Let me put it to you this way: Technology races through our economy and it makes us more competitive. There are new ideas, but workers lag. Some industries are old. Some new industries spring up. But the transition from the old industry to the new industry is a difficult transition for many of our workers. We will not be a productive leader in the world if we don't get our education systems right.
On the one hand, we got to make sure our youngsters learn to read and write and add and subtract early, before it is too late. And that's why the No Child Left Behind Act -- (applause.) The No Child Left Behind Act that I had the honor of signing is a really good start. We're challenging the soft bigotry of low expectations. We're shutting down this business of simply shuffling kids through the system. We're making sure they learn to read early, before it's too late, and they're getting help if they need help. We're going to raise the bar. We're going to make sure every child from every background gets as good an education as possible.
But you've got to also understand there are workers in this world who are working for companies that -- where the job base is dwindling. And yet, there are also jobs in the neighborhood. And we need to use the community college system in a wise way, to make sure that we train people for the jobs of the 21st century. We'll talk about this in a minute. But what I'm telling you about -- a vision that understands America's role in the world is one that says, education is the cornerstone -- practical education, to make sure the workers get the training they need to be productive workers as our economy transition to the 21st economy -- 21st century economy.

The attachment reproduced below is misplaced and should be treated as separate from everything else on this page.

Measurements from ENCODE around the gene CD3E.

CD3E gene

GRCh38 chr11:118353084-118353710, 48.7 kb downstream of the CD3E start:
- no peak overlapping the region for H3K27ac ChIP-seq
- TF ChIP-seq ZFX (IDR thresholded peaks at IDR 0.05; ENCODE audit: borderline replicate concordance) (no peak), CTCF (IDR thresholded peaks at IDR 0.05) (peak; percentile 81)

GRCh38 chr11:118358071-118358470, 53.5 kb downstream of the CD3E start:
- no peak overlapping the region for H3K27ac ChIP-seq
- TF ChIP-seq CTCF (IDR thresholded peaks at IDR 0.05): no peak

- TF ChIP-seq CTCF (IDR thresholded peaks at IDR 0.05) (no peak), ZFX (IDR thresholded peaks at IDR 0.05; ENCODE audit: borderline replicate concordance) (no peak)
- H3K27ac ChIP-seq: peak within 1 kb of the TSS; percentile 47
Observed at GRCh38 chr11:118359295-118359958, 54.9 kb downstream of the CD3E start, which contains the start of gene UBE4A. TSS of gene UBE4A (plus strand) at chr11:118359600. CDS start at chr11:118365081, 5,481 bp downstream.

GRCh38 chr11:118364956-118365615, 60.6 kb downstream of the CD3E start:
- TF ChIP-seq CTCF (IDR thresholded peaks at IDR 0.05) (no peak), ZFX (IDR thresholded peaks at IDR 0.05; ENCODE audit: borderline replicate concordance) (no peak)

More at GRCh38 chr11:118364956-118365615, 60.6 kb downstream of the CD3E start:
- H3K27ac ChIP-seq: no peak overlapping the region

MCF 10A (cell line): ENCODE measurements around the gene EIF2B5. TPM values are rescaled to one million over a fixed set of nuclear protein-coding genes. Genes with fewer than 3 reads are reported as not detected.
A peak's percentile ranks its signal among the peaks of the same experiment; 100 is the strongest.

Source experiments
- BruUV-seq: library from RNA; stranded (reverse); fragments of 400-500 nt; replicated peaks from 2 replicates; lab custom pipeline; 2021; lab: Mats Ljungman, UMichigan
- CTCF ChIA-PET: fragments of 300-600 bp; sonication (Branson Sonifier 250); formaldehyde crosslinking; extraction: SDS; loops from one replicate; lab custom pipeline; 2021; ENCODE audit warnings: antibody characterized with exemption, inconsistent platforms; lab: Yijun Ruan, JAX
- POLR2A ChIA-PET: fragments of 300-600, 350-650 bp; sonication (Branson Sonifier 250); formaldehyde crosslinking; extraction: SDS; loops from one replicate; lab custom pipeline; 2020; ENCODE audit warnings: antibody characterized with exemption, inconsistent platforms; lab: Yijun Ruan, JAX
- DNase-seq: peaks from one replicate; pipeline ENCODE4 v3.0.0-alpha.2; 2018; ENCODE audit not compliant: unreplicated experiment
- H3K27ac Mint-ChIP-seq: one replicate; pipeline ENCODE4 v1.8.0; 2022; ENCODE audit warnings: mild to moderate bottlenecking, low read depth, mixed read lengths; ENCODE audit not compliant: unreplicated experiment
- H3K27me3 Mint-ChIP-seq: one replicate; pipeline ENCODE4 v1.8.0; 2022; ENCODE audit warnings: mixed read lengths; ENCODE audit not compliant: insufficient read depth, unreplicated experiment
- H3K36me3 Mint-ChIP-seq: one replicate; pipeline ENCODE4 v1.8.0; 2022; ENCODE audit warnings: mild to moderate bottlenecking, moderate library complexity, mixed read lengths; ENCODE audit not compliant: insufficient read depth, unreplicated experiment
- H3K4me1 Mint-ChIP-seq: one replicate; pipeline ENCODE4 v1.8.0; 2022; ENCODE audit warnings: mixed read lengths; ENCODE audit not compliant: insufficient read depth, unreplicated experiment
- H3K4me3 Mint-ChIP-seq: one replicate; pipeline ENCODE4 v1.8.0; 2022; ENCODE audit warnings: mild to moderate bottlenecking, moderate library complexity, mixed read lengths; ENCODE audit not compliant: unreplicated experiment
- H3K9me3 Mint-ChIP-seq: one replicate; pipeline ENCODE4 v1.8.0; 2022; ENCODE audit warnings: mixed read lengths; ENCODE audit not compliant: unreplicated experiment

Finally, let me tell you about how to make America a better place. The President has got to understand the proper role between government and compassion -- between -- the proper role between government and the strength of the country. The strength of this country is the hearts and souls of the American citizens. That's our strength.
The government is not a loving organization. I'm sure there's loving people in government. I'm one. (Laughter.) But government, itself, is not loving. Government is law and justice. Love comes when somebody, a soul, says, what can I do to make my community a better place? What can I do to mentor a child? What can I do to love my neighbor just like I'd like to be loved myself? I need to be President for four more years to rally that spirit, to call upon that great strength of America so our society changes one heart, one soul, one conscience at a time. (Applause.)
Let me talk a little bit about some of the people I've had the honor of meeting. I met the Berkeys, Kim and Becky. They're with us today. Kim is a cargo handler at Menlo Forwarding. Is that right? Yes. And Becky is with him, his wife. They -- they're a tax -- I call them a tax family. The reason why is because they saved money, $1,900, from the tax cut. That's $1,900 of their own money they get to keep, not like the government -- (applause.) And it's $1,900 this year, too.
See, we raised the child credit to $1,000, which helped people raise families. It's an important part of the tax relief. We reduced the marriage penalty. We got a tax code that penalizes marriage. It seems to me it sends the wrong signal. We ought to be encouraging marriage and family, not penalizing marriage. (Applause.)
They saved $1,900. It's a lot of money to them -- at least that's what they told me. If Congress doesn't act, there's going to be a tax increase on these folks. It doesn't make any sense, does it, to be raising taxes on them at this point when the economy begins to grow. And $1,900, it gives them more money to pay down credit. It gives them more money to take care of their family.